JUN 18, 2020 3:27 PM PDT

Higher THC Concentrations Won't Make You Higher

WRITTEN BY: Annie Lennon

THC (tetrahydrocannabinol) is the psychoactive ingredient in cannabis. Known to give users that 'high' feeling, researchers have found that products with high levels of THC do not necessarily produce a stronger 'high' than those with lower levels. 

Their study included 121 people who either use cannabis flowers or cannabis concentrates, a concentrated form of cannabis' most potent parts. In total, 55 of the participants were 'flower users' while 66 used concentrates. They were aged between 21 and 70 and had used cannabis four times within the month before the study. 

The researchers instructed those using flowers to purchase 3 grams of either a 16% THC strain or a 24% THC strain. Meanwhile, those who use concentrates were asked to buy a gram of either 70% or 90% THC concentrate. 

After five days for each candidate to familiarize themselves with their new cannabis, each person used the cannabis at home with their preferred method of consumption. The researchers then used a mobile lab to check the short-term effects of their usage of the plant while they were under its effects. 

In the end, those using concentrates reported 'more frequent current concentrate use' and higher THC levels in their blood than those using flowers. However, according to the researchers, they did not display greater short-term subjective, cognitive, or balance impairment, meaning they were not necessarily 'higher' than their flower-consuming counterparts. 

Due to the limited amount of existing literature on how THC affects the brain, the researchers were hoping to assess the potential adverse effects of the substance. Although their research has shown that higher THC concentrations in the bloodstream do not tamper with cognitive abilities any more than lower levels, they say that high THC exposure may still be a reason for concern. They thus hope to delve into the longer-term clinical and neurobehavioral impacts of the substance in the future. 

 

Sources: The Cannigma, JAMA Network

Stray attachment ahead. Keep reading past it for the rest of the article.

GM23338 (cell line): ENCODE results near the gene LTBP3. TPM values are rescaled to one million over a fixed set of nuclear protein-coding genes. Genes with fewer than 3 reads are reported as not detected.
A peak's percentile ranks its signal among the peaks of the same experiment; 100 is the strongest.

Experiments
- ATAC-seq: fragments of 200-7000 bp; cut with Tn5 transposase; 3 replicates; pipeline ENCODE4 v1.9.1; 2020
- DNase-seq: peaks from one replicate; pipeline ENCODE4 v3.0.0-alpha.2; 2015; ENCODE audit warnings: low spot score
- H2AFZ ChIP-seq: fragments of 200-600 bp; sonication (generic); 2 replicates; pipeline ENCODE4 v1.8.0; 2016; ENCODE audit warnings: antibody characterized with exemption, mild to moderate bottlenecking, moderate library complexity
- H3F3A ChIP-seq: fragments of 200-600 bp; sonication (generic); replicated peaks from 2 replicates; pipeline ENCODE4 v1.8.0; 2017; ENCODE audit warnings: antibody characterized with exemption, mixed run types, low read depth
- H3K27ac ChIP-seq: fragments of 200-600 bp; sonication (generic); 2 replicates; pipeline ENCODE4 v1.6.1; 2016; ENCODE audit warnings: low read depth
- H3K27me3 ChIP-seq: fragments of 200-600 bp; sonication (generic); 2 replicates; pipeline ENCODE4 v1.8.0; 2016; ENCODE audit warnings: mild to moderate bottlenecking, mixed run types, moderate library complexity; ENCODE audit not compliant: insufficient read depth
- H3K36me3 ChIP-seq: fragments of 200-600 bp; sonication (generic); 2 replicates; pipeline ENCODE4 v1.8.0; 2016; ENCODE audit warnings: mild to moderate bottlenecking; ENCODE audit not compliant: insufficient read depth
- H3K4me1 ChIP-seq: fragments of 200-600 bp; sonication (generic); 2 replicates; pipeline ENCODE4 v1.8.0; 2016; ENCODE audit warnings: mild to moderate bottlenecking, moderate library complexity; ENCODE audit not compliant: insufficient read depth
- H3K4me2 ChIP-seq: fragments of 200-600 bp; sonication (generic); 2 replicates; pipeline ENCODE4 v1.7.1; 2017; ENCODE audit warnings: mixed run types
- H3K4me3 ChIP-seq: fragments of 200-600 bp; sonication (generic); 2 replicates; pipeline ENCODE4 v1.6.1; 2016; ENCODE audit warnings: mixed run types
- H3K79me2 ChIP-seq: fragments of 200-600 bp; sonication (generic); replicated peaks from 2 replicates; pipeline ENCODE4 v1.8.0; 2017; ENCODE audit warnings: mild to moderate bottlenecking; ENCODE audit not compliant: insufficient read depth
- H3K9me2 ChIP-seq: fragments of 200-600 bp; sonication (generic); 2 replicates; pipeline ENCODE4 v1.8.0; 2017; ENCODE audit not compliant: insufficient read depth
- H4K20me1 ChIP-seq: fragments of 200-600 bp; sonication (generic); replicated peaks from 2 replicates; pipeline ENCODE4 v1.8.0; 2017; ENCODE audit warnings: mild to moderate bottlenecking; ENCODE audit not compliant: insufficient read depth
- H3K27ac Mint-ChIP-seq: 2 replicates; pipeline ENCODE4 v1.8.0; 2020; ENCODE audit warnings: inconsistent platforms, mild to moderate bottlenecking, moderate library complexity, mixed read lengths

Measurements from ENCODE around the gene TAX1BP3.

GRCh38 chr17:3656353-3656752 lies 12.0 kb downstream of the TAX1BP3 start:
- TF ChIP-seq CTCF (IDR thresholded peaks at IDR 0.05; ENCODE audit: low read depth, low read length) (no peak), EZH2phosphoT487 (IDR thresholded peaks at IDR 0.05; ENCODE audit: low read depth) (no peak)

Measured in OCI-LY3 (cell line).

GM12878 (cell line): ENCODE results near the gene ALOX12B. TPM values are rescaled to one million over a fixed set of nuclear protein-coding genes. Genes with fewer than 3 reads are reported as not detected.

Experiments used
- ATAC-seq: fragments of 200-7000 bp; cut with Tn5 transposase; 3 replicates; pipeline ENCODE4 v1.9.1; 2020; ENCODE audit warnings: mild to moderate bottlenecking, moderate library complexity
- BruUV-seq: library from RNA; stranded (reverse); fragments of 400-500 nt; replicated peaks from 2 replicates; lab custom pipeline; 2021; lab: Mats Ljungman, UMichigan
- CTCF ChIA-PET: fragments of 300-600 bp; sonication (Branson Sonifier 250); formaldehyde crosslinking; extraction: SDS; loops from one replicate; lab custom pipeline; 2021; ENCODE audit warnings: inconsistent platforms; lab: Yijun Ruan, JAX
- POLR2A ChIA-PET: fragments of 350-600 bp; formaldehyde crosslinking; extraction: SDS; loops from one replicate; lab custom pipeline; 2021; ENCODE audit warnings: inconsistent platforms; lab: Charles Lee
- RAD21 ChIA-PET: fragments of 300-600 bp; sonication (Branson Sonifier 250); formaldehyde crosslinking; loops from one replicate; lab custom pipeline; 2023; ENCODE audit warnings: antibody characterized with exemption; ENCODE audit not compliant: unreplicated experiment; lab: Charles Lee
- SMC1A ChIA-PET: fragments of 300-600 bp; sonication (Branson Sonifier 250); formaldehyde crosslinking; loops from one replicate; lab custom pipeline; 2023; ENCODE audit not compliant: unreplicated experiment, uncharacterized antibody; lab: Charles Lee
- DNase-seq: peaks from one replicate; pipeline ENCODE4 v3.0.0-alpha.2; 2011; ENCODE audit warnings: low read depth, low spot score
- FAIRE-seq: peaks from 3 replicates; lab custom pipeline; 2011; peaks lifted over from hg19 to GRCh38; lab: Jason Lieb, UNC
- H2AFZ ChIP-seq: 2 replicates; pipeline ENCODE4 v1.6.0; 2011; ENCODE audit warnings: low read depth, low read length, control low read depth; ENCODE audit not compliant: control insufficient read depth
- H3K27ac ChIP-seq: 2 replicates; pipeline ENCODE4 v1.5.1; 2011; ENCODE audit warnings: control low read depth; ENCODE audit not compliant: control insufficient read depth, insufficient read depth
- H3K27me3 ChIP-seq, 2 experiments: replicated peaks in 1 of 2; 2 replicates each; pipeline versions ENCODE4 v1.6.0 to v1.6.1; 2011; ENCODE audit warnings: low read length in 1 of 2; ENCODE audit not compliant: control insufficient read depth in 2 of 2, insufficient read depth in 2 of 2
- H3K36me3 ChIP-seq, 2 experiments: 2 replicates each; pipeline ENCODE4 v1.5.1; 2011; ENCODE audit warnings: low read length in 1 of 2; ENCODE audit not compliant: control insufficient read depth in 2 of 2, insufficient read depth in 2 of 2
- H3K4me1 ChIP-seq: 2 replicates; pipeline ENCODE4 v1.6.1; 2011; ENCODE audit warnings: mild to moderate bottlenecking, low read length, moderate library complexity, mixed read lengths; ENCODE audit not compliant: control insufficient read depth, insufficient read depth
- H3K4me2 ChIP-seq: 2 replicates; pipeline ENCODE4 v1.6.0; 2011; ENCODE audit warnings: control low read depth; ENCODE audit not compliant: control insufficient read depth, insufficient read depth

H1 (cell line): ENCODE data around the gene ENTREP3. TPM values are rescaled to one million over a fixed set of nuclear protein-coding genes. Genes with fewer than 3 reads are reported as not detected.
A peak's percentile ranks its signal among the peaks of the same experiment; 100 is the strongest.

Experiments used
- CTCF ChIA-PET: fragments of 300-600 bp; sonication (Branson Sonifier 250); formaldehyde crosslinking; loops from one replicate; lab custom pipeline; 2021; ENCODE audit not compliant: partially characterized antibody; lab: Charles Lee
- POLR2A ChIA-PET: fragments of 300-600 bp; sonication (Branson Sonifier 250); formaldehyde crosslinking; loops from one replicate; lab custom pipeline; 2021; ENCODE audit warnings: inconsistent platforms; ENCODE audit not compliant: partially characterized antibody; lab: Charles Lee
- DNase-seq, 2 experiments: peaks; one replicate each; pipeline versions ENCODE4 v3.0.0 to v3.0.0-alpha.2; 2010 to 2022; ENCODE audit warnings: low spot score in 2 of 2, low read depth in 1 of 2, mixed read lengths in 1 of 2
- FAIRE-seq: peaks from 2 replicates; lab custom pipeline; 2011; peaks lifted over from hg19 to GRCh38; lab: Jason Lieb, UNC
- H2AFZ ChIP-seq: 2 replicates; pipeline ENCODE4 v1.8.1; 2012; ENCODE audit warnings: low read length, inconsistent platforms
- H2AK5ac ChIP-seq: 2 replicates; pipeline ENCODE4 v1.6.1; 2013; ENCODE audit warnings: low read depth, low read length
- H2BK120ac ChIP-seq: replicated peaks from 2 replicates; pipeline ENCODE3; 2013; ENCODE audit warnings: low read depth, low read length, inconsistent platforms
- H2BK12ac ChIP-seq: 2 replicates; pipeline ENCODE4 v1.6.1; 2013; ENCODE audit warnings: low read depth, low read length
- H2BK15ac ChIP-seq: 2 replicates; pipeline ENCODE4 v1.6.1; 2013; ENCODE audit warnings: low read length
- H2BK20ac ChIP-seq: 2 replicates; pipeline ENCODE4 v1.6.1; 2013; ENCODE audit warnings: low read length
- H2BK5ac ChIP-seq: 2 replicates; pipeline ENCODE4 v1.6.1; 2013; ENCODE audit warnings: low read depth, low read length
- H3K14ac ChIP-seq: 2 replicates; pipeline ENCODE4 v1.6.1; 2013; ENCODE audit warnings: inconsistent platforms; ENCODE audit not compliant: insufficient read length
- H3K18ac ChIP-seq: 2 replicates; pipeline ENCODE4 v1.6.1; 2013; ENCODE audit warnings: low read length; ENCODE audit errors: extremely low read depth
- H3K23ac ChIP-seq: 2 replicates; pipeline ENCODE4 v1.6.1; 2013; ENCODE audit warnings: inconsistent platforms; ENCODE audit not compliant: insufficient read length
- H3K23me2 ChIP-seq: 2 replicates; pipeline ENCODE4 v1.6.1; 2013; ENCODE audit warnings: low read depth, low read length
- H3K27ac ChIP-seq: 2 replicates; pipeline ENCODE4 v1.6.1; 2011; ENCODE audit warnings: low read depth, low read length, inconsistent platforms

About the Author
  • Science writer with keen interests in technology and behavioral biology. Her current focus is on the interplay between these fields to create meaningful interactions, applications and environments.
You May Also Like
AUG 16, 2020
Cannabis Sciences
Cannabinoids May Interact with Prescribed Medications
AUG 16, 2020
Cannabinoids May Interact with Prescribed Medications
Despite the growing popularity of cannabis products, information is currently limited on how they may interact with othe ...
OCT 22, 2020
Cannabis Sciences
Cannabis Reduces OCD Symptoms by 50%
OCT 22, 2020
Cannabis Reduces OCD Symptoms by 50%
Researchers from Washington State University have found that smoking cannabis can lead to a short term reduction in up t ...
OCT 25, 2020
Health & Medicine
Over 4 in 10 People With MS Have Used Cannabis in the Last Year
OCT 25, 2020
Over 4 in 10 People With MS Have Used Cannabis in the Last Year
University of Michigan researchers have found that Americans with Multiple sclerosis (MS) are twice as likely as the gen ...
NOV 22, 2020
Cannabis Sciences
Public Believes CBD is Cure-All Despite Lack of Evidence
NOV 22, 2020
Public Believes CBD is Cure-All Despite Lack of Evidence
Many people think that cannabidiol (CBD), a non-psychoactive compound in cannabis, can reduce symptoms from various cond ...
NOV 26, 2020
Cannabis Sciences
Women More Likely than Men to Swap Prescription Medication for Cannabis
NOV 26, 2020
Women More Likely than Men to Swap Prescription Medication for Cannabis
The stigma around cannabis usage is fading as cannabis laws become increasingly lax. Now, researchers from DePaul Univer ...
DEC 03, 2020
Cannabis Sciences
Ozone Reacts with THC in Thirdhand Cannabis Smoke
DEC 03, 2020
Ozone Reacts with THC in Thirdhand Cannabis Smoke
Researchers from the University of Toronto have found that ozone, a component of outdoor and indoor air, reacts with tet ...
Loading Comments...